Inflation shifts gear from needs to aspirations
Economists trying to ensure growth while keeping prices in check are worried that food prices are revealing a new pattern reflecting the challenges of a growing economy. Gaurav Choudhury & Mahua Venkatesh report.business Updated: Nov 22, 2010 21:56 IST
It is not your father's inflation.
Economists trying to ensure growth while keeping prices in check are worried that food prices are revealing a new pattern reflecting the challenges of a growing economy.
As hundreds of millions of people shift to higher standards of living, the focus is changing from basic needs of nutrition to such as rice and coarse grains to more aspirational products such as protein-rich eggs, meat and fish.
This is a sustaining demand in an economy in which supply shortage was the key driver of inflation in the past and telling on measurement indices. Experts call it "structural inflation."
"No amount of demand side management will help. Capacity expansion both in agriculture and manufacturing has not kept pace," said Rajiv Kumar, director-general at industry chamber FICCI.
Recent price data shows that prices of protein-rich food items such as pulses, milk, eggs and fish have risen faster that overall food prices.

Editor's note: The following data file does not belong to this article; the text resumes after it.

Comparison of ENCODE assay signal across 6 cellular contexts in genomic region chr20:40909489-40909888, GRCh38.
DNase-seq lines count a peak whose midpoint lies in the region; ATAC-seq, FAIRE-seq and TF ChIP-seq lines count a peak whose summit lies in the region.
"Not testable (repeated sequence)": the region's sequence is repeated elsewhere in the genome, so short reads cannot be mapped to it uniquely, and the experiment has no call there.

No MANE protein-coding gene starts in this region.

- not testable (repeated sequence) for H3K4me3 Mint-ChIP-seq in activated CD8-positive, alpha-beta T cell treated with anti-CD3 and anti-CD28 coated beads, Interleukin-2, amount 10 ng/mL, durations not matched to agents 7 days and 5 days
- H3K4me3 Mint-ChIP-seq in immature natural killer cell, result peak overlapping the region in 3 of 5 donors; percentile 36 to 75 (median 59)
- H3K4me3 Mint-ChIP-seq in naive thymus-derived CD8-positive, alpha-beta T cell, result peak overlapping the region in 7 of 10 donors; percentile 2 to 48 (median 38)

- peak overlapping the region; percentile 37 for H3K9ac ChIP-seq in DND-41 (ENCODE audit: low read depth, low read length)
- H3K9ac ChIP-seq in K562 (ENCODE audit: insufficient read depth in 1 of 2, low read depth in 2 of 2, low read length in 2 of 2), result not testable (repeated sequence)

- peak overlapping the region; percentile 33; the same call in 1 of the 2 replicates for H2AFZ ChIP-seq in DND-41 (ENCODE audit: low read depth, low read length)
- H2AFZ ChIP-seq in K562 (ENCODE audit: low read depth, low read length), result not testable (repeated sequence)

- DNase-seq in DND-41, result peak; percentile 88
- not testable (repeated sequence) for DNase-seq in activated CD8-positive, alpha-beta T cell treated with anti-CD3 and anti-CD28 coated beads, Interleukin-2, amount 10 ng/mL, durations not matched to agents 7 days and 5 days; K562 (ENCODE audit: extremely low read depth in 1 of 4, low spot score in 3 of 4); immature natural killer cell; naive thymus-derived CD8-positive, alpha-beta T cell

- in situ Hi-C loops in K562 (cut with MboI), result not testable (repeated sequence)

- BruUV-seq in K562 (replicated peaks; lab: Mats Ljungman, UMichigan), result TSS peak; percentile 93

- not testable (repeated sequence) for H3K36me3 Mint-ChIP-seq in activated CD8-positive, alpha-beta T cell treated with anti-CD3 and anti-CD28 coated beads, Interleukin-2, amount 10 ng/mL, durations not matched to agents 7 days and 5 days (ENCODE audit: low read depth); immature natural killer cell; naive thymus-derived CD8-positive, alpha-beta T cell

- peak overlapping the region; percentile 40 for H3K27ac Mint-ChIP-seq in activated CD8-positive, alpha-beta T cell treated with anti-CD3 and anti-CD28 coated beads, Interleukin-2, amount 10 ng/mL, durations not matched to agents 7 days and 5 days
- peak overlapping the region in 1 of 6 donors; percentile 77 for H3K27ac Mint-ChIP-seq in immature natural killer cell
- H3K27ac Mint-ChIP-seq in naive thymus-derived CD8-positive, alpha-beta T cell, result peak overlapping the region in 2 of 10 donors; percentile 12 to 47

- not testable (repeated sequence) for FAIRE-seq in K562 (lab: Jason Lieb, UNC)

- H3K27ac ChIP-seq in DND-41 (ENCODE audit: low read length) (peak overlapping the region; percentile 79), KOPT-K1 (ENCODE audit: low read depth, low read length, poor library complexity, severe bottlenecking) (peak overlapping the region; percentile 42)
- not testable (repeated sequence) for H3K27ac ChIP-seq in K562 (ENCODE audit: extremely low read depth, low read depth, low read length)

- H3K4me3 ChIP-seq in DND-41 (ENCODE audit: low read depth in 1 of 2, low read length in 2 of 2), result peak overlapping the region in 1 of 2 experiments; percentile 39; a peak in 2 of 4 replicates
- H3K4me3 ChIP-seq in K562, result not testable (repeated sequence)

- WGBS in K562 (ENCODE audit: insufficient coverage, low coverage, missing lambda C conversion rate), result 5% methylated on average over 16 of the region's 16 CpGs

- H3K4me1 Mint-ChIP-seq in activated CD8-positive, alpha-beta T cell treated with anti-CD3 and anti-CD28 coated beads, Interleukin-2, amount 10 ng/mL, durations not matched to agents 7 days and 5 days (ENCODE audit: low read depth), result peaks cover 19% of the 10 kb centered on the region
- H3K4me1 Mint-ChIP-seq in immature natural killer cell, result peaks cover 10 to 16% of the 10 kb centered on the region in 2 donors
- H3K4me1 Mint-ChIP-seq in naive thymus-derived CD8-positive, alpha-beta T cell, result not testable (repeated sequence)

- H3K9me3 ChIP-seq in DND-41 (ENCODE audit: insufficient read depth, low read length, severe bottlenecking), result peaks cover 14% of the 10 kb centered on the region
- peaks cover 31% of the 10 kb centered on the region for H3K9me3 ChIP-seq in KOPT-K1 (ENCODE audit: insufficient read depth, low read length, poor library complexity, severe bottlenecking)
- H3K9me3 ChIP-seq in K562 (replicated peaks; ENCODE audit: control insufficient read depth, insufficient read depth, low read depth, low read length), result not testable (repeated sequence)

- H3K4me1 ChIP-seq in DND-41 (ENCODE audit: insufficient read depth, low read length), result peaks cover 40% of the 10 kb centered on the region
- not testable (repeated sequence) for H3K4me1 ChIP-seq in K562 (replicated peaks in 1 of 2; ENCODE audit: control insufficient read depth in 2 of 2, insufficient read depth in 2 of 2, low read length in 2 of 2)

In October milk inflation at 21.7% outpaced overall food inflation of 14.1%.
Prices of egg, meat and fish have risen by 33% over a year milk by 25.32 % and fruits 17.84%, while rice has risen by only 8.33% and vegetables 5.77%.
Economists say low-level incomes go with carbohydrate-rich diets based on cereals. That is changing. "Rise in income has increased the share of proteins in peoples' diet. Rising affluence has also led to an increase in demand for proteins and nutrition," said Reserve Bank of India deputy governor Subir Gokarn recently.
Gokarn has estimated that proteins gain importance after per-capita incomes cross Rs 580-690 per month in rural areas and Rs 1,100-1,380 in urban areas.
"Supply side needs to be addressed and this would not happen overnight, it would take some time," said D.K Joshi, chief economist at credit rating agency Crisil. He said rural demand had also risen on account of incomes generated by the National Rural Employment Guarantee scheme.